GRE Essay Topic 914 - The following appeared as an editorial in the student newspaper of Groveton College. "To combat the recently reported dramatic rise in cheating among college and university students, these institutions should adopt honor codes similar to Groveton's, which calls for students to agree not to cheat in their academic endeavors and to notify a faculty member if they suspect that others have cheated. Groveton's honor code replaced an old-fashioned system in which students were closely monitored by teachers and an average of thirty cases of cheating per year were reported. The honor code has proven far more successful: in the first year it was in place, students reported twenty-one cases of cheating; five years later, this figure had dropped to fourteen. Moreover, in a recent survey conducted by the Groveton honor council, a majority of students said that they would be less likely to cheat with an honor code in place than without. " Discuss how well reasoned you find this argument.
There are questions at stake, as far as I'm concerned, regarding the validity of the recommendation. Let me put them in detail in the following discussion. According to the note, it compared the results of the first year of the system with fifth year's and it showed declining trend. Unfortunat...
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In the report, it is recommended that all colleges and universities adopt honor codes which Groveton has dopted to avoid cheating among students.
To support this recommandation, the reporter cites some facts involving Groveton College and a recent survey.
However, in order for those evidence to lend credence to this conclusion, questions must be anweres first, absent which it so far renders this recommendation unconvincing.
Firstly, it suggests that the number of cases of cheating that teachers reported has experienced a decline since this policy has been adopted.
However, the number of those reported by teachers is not necessarily equal to the acutual number of cases of cheating.
Without answering this potential problem, this is entirely possible that many cases happened without being caught by those teachers.
Or perhaps those teachers choose to not to report some cases out of some reasons. If those are the case, then they provide alternative explanations for this decline.
Secondly, no evidence provided in the report shows that the recent survey is statistically reliable. Before this survey amounts to a strong evidence to this recommendation,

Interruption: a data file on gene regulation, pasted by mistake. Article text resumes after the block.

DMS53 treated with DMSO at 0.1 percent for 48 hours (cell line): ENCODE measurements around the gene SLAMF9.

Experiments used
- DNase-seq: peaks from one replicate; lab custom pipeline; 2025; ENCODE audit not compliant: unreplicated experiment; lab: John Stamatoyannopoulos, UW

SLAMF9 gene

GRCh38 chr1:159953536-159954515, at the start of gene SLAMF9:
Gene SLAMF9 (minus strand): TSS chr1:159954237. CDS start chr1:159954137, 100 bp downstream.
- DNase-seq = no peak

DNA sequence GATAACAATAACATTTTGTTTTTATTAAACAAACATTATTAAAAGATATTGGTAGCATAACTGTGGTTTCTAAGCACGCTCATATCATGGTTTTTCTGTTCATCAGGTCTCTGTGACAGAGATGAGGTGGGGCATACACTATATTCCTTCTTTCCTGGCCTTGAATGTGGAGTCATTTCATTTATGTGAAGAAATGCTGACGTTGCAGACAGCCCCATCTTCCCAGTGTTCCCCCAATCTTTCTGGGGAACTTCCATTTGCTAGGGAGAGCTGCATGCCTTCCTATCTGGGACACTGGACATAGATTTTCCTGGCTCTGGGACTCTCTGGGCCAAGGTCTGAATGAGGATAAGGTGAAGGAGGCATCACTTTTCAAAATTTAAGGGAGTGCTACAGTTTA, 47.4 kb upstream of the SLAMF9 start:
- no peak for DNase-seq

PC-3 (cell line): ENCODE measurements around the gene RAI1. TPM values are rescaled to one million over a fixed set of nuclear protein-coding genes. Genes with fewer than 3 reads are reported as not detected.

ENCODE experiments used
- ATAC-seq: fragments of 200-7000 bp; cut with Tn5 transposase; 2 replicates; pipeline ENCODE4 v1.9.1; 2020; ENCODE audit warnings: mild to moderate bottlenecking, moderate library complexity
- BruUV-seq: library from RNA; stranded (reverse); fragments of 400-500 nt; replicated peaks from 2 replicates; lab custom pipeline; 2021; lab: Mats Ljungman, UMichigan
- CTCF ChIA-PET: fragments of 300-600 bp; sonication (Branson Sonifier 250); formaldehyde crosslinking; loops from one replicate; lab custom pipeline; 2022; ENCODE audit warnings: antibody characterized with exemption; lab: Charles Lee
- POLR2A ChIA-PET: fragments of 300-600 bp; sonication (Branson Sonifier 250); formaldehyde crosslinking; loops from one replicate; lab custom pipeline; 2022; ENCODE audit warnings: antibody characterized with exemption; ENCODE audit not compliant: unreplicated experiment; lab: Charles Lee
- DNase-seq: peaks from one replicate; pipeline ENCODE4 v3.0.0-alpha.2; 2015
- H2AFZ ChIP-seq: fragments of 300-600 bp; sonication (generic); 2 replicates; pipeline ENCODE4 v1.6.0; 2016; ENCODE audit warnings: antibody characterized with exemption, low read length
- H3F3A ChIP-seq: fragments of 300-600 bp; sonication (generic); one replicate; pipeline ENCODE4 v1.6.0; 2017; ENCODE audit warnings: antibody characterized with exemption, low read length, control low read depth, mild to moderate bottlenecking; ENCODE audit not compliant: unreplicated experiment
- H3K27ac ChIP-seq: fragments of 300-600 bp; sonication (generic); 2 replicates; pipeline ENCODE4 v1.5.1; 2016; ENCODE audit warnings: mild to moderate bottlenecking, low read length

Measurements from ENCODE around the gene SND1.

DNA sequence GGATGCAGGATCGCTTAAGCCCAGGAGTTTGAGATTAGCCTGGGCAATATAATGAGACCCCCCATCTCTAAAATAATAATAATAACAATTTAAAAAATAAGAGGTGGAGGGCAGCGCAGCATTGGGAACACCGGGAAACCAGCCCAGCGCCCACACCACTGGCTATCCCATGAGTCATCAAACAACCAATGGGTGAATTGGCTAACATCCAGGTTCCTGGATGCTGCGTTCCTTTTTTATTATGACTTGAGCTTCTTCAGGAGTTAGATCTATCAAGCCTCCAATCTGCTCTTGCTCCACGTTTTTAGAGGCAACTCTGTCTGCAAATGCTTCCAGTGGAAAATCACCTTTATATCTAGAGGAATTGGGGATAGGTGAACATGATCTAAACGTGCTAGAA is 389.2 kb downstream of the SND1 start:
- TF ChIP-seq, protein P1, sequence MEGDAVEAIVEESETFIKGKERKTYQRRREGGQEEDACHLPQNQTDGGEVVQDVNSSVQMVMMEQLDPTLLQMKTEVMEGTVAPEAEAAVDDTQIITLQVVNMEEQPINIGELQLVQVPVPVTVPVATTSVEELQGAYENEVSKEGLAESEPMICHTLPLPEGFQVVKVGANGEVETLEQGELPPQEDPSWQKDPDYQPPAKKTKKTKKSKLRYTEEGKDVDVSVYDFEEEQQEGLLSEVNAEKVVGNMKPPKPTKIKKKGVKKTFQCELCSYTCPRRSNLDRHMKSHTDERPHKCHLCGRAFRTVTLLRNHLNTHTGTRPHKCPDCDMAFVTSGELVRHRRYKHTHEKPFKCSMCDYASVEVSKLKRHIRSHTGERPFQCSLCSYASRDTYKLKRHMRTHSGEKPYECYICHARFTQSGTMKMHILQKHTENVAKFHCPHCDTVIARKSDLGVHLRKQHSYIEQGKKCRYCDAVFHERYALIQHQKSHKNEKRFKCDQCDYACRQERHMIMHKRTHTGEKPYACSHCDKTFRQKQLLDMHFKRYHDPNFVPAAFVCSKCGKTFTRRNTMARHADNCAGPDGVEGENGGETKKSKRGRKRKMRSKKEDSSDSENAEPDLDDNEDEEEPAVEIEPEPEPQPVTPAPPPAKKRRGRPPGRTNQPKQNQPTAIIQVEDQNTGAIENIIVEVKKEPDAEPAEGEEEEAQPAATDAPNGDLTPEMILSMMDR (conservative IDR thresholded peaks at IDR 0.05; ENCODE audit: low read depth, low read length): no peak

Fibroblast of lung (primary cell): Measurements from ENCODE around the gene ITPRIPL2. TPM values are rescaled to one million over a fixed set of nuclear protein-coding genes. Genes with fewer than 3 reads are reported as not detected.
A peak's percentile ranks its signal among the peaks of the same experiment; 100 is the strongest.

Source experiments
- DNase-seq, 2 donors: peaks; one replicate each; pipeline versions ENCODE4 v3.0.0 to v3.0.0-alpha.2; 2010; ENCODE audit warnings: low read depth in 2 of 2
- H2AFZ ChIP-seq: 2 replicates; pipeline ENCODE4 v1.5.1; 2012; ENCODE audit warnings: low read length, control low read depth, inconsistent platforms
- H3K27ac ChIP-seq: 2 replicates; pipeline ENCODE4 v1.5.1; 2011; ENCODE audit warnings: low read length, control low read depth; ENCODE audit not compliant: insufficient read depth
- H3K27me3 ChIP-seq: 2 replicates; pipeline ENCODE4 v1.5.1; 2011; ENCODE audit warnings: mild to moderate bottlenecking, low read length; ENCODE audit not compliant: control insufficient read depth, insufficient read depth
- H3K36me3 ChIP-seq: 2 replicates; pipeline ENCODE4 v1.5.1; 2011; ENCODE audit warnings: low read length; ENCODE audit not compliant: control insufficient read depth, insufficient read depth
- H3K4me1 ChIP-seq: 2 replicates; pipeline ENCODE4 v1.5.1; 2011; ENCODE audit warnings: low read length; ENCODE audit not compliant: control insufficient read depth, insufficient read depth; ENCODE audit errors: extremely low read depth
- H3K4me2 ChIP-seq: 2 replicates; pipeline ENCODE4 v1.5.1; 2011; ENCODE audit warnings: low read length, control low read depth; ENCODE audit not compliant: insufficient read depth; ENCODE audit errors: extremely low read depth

the procedure must be conducted scientifically. However, we are not informed by the reporter of the size of the sample. The smaller the size, the less reliable the survey.
We should also know the proportion of the respondents in the students surveyed, since those who respond the survey might well be good students who prefer not to cheat in their academinc endeavors.
Again, the smaller the proportion, the less reliable the survey.
Even if the survey is reliable enough to suggest that students in the Groveton College are less likely to cheat than before,
the reporter is too hasty to draw the conclusion that this policy should be administered to all college and universities, since this conclusion is based on a false analogy between Groveton College and other unverisities.
In order for the former to server as a fine example for the latter, it must assume that all the conditions in those unversities are essentially the same. Yet, it fails to provide statistics to substantiate this assumption.
Without those evidence, the report cannot convince me the same policy will work efficiently in other colleges and universities with the mere fact that it is helpful for only one school.
In sum, before the reporter argue that his recommendation is persuasive, he must anwer some critical questions: (1) whether the number of the cases of cheating those teachers reported are the number of those actual cases.
(2) whether the survey mentioned in the report is conducted in a scientific way. (3) whether the policy which proved to be effective in soly one school will definitely work well in all other schools.